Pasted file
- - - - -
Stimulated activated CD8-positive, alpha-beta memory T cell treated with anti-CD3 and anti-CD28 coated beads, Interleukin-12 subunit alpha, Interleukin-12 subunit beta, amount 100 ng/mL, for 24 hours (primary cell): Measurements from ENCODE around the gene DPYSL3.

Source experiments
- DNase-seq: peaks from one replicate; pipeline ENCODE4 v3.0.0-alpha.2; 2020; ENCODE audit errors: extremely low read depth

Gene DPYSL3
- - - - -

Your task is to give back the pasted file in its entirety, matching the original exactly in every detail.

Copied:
Stimulated activated CD8-positive, alpha-beta memory T cell treated with anti-CD3 and anti-CD28 coated beads, Interleukin-12 subunit alpha, Interleukin-12 subunit beta, amount 100 ng/mL, for 24 hours (primary cell): Measurements from ENCODE around the gene DPYSL3.

Source experiments
- DNase-seq: peaks from one replicate; pipeline ENCODE4 v3.0.0-alpha.2; 2020; ENCODE audit errors: extremely low read depth

Gene DPYSL3